The next major market moving report will be the stocks and acreage report on Tuesday.
The USDA may recognize the slow planting pace of Missouri and Kansas as well as drowned out acres and lowered planted acres in that report.
Given the current crop conditions, the USDA yield estimate of 166.8 bpa seems reasonable.
Strategy and outlook: Producers are 100 percent sold of the 2014/15 crop, re-owned 50 percent with July options and 50 percent with September calls.
They sold 10 percent of 2015 production. Sell 20 percent at $3.93 December, 20 percent at $4.15 and buy December 400 puts on balance of production.
Soybeans closed the week 33 cents higher.
Last week, private exporters did not announce any private sales.
Weekly export sales of soybeans were 4.88 mb old crop and only 12.8 mb for new crop sales.
New crop sales are at a five-year low. The weekly crop progress report showed soybeans were noted at 87 percent planted with emergence at 75 percent, both figures are near normal, despite Missouri being only 42 percent seeded and Kansas only 57 percent seeded.
This leaves 4.9 million acres unplanted between the two states. The soybean rating was 67 percent g/e, down 2 percent from last week and below last year’s rating of 73 percent.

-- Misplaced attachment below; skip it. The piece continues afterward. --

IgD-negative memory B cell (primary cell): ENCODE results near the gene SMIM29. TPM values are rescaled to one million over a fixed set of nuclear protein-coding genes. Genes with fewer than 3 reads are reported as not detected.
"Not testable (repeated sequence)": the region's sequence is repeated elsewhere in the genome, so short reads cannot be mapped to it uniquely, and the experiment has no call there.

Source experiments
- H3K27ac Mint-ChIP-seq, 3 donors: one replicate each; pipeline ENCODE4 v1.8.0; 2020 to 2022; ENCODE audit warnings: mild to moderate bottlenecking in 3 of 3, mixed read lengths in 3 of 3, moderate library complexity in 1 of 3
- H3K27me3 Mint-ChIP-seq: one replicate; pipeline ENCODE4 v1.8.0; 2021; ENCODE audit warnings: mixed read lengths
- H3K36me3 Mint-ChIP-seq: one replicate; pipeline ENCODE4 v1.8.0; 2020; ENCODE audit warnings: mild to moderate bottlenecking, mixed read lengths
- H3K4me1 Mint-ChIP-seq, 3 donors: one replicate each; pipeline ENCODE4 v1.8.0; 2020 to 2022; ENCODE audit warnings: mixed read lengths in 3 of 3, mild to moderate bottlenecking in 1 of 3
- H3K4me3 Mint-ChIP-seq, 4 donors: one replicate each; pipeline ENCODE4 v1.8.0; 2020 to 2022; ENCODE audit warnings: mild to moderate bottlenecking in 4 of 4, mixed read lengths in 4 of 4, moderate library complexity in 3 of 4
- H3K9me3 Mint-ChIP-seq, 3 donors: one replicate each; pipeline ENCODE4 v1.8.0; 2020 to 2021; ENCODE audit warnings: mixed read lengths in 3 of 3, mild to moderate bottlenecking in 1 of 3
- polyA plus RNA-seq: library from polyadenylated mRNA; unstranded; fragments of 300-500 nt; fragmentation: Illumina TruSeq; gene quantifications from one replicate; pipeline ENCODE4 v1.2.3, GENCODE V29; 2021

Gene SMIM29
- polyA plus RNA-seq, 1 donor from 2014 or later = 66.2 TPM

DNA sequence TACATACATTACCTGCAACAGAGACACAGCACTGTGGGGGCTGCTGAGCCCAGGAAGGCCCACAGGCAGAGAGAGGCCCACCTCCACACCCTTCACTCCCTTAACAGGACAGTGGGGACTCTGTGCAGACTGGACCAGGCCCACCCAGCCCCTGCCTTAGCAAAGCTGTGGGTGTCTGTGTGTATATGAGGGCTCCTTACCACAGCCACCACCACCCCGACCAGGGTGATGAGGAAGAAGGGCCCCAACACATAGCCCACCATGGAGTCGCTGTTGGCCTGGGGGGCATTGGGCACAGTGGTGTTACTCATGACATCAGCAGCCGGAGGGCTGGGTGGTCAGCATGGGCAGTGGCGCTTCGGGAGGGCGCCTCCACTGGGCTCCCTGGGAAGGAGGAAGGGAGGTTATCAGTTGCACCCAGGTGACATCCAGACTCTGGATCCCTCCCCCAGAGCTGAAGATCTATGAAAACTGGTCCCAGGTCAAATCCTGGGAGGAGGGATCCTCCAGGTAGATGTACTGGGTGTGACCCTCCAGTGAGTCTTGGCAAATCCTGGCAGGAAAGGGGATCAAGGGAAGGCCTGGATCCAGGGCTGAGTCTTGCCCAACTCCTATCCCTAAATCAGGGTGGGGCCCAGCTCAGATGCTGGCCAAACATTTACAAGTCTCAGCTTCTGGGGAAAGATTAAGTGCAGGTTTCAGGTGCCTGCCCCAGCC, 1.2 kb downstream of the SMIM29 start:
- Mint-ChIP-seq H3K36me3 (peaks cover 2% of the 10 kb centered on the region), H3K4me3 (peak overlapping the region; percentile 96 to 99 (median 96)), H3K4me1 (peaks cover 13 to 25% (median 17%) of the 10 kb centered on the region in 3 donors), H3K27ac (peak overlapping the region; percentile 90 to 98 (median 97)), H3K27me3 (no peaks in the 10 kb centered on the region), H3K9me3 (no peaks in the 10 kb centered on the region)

NOPA reported May soybean crush of 148.4 mb, coming in above market expectations of 147.3 mb, massively above last year’s May crush of 128.8 mb, and shattering the previous May record of 144 mb set in 2008.
With May being another record, 2014/15 has seen seven of the first nine months of the marketing year match or set records for the corresponding month.
Tuesday’s acreage report could be a shocker to the trade. The market has already anticipated larger seeded acres, however if producers planted more acres to corn than previously thought due to a record fast corn planting pace and some acres go unseeded due to wet conditions, prices could find strength after the report’s release.
Strategy and outlook: Producers are sold 100 percent of 2014/15 production. They bought calls on 50 percent of 2014/15 production to re-own previous
They sold 10 percent of 2015/16 production. Sell 20 percent at $9.75, 20 percent at $10.35 and buy 1000 November puts on balance of production.
This material has been prepared by a sales or trading employee or agent of Midwest Market Solutions and is, or is in the nature of, a solicitation. This material is not a research report prepared by Midwest Market Solution’s Research Department. The risk of loss in trading futures and/or options is substantial and each investor and/or trader must consider whether this is a suitable investment. Past performance, whether actual or indicated by simulated historical tests of strategies, is not indicative of future results. Trading advice is based on information taken from trades and statistical services and other sources that Midwest Market Solutions believes are reliable. We do not guarantee that such information is accurate or complete and it should not be relied upon as such.
Brian Hoops can be reached at (605) 660-1155.